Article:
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Smoking cigarettes has been tied to the increase of cancer in household animals like cats and dogs. In fact, cats, dogs, squirrels, birds and others are highly affected by second-hand smoke, but mainly nicotine poisoning. For canines and felines, nicotine reaches toxic levels within one to five cigarettes. This may cause them to vomit, hyper-salivate, experience tremors, among other health concerns depending on their contact with smoke, or butts.

In urban environments, cigarette butt littering is a problem with small animals that think of it as food, and whether or not it is consumed, contact with the butt, which is the filter containing tar and toxins like ammonia, turpentine and benzene, can lead to many unhealthy consequences.

Due to butt littering in waterways, fish and dolphins are highly affected. One soaking butt can kill half the fish in a liter of water.

7. Deforestation

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The World Health Organization (WHO) estimates that two-hundred thousand hectares of forests and woodlands are cut down each year. In most developing countries, wood is used to cure tobacco leaves, and construct curing barns. More than six-hundred million trees are removed to build curing barns and heat them to dry the tobacco more promptly and proficiently.

In Southern Africa, tobacco curing accounts for twelve percent of the deforestation in the region. Africa is the continent that statistically smokes the least in comparison to other areas of the world.

Malawi, which was cited as the poorest country in the world by the World Bank, makes sixty percent of its foreign earnings due to tobacco. Even though they use five percent of their farming for this crop, they have the fourth fastest deforestation rate in the world. Whilst in 1990 forty-seven percent of its land was tree-covered, now, around thirty percent is left.

6. Pollution

via jagoworld.org

via jagoworld.org

Cigarette butt littering is the number-one trash issue in the United States. One single butt can take up to ten years to degrade. A US publication reported that up to 4.3 trillion butts wind up as litter worldwide in one year.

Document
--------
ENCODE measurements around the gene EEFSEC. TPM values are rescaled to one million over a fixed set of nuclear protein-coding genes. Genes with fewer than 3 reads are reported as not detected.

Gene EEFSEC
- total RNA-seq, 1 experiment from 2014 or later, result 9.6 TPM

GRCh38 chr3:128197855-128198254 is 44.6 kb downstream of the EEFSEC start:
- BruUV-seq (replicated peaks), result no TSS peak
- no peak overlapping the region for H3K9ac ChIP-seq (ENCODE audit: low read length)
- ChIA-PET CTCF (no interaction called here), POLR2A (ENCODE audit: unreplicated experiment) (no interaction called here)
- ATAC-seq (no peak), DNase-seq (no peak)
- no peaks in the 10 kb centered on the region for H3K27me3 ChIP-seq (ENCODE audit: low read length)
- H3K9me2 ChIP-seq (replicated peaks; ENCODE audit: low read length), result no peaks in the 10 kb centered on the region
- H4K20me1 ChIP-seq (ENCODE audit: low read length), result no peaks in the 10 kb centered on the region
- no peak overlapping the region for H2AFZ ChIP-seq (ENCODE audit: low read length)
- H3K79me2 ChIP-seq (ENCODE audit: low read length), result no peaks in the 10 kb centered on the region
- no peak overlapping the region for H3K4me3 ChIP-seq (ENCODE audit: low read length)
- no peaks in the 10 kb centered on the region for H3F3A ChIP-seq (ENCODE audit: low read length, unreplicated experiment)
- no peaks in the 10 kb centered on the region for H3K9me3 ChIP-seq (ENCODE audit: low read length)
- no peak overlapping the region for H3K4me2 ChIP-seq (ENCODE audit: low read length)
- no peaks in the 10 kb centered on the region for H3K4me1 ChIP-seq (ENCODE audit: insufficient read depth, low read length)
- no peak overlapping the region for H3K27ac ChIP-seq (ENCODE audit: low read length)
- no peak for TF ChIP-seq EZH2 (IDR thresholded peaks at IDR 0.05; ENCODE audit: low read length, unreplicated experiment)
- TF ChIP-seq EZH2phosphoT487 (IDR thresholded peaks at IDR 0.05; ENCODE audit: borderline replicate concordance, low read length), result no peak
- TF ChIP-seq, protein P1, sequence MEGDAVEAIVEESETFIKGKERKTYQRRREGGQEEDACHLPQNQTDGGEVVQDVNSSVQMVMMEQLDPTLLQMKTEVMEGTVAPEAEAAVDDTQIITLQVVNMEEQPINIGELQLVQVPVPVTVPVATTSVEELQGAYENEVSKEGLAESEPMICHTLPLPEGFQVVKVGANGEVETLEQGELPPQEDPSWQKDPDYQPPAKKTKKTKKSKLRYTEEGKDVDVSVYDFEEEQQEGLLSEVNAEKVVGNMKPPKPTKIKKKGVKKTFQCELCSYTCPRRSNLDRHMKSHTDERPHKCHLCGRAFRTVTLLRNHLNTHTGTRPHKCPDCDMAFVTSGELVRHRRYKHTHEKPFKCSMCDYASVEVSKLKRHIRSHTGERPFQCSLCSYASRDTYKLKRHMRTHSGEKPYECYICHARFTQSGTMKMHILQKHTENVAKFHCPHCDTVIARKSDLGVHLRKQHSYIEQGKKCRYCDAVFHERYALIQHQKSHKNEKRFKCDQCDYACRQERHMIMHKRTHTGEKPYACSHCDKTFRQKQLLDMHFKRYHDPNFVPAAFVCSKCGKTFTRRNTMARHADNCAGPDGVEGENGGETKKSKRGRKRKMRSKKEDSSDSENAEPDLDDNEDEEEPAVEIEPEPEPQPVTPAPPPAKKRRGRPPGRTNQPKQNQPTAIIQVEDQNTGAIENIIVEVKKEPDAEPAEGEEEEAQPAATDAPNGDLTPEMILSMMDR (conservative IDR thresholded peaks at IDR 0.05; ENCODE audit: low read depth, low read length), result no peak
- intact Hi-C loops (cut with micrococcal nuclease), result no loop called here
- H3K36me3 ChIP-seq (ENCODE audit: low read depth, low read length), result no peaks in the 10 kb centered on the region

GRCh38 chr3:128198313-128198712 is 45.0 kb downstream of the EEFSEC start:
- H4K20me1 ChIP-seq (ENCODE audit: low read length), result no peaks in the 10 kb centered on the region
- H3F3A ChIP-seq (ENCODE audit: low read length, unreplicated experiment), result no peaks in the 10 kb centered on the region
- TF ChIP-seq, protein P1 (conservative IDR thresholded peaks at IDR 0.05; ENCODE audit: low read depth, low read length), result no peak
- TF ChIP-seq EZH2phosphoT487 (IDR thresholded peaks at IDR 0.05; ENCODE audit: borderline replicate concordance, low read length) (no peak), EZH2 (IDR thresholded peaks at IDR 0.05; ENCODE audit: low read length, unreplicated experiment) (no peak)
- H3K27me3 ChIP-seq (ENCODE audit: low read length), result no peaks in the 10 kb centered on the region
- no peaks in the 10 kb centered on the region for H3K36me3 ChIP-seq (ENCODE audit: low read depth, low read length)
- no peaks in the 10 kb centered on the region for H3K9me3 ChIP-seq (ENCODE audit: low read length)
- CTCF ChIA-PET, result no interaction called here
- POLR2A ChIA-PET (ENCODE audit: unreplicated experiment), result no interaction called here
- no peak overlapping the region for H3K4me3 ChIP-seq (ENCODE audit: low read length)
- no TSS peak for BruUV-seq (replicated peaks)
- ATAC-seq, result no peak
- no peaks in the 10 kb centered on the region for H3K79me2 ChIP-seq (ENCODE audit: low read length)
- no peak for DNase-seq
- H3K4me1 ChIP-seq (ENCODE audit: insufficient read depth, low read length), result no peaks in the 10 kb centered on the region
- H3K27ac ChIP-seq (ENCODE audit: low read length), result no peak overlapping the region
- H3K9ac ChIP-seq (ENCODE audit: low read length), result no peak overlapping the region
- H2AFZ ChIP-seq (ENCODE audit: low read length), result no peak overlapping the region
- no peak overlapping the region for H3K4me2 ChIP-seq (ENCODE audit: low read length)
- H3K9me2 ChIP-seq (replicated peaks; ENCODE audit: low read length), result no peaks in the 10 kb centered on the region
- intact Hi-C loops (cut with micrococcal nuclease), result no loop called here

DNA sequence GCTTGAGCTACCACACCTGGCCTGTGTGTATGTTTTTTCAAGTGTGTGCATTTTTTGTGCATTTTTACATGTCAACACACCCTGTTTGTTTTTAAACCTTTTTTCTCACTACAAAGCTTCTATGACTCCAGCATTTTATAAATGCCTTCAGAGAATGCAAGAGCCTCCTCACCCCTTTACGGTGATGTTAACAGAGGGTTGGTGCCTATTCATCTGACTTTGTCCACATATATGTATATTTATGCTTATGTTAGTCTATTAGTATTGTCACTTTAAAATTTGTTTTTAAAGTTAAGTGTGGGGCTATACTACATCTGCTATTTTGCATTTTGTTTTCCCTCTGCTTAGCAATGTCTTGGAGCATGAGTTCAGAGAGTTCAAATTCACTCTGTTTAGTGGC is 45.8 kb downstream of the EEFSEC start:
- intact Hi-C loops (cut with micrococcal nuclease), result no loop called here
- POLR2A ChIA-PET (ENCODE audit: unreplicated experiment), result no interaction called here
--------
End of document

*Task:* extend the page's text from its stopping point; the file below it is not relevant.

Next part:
When it comes to the oceans, cigarette butts amount for thirty percent of all the trash that washes on shores each year.

Air pollution is also an issue to consider with the tobacco industry. Through manufacturing, tobacco companies release ammonia, hydrogen fluoride, sulfuric acid, and ethylene glycol. Not to mention considering the processes for the growth, and transportation of tobacco product, and smoke from these, which release other dangerous chemicals into the air.

5. Animal testing

via onegreenplanet.org

via onegreenplanet.org

Many tobacco users and other ambivalent citizens are not aware of practices still taking place. Vivisection is a large part of the process of creating, monetizing and re-vamping tobacco products.

These cruel practices are applicable to rats, monkeys, and most infamously, dogs. Dogs, in most cases beagles, are an important part of smoke testing due to their diligence, kindness, size, and trusting nature.

Examples of these studies include testing the effects of using high fructose corn syrup to flavor cigarettes, applying cigarette tar directly on skin to enable the growth of skin tumors, the breathing of diesel engine exhaust and second-hand smoking.

Animals are either crammed inside canisters filled with smoke, are forced to use masks pumping smoke, or are tied down with tubes stuck directly into their throats for hours a day, every day, until they die, or are killed and dissected for results.

4. Additives and chemicals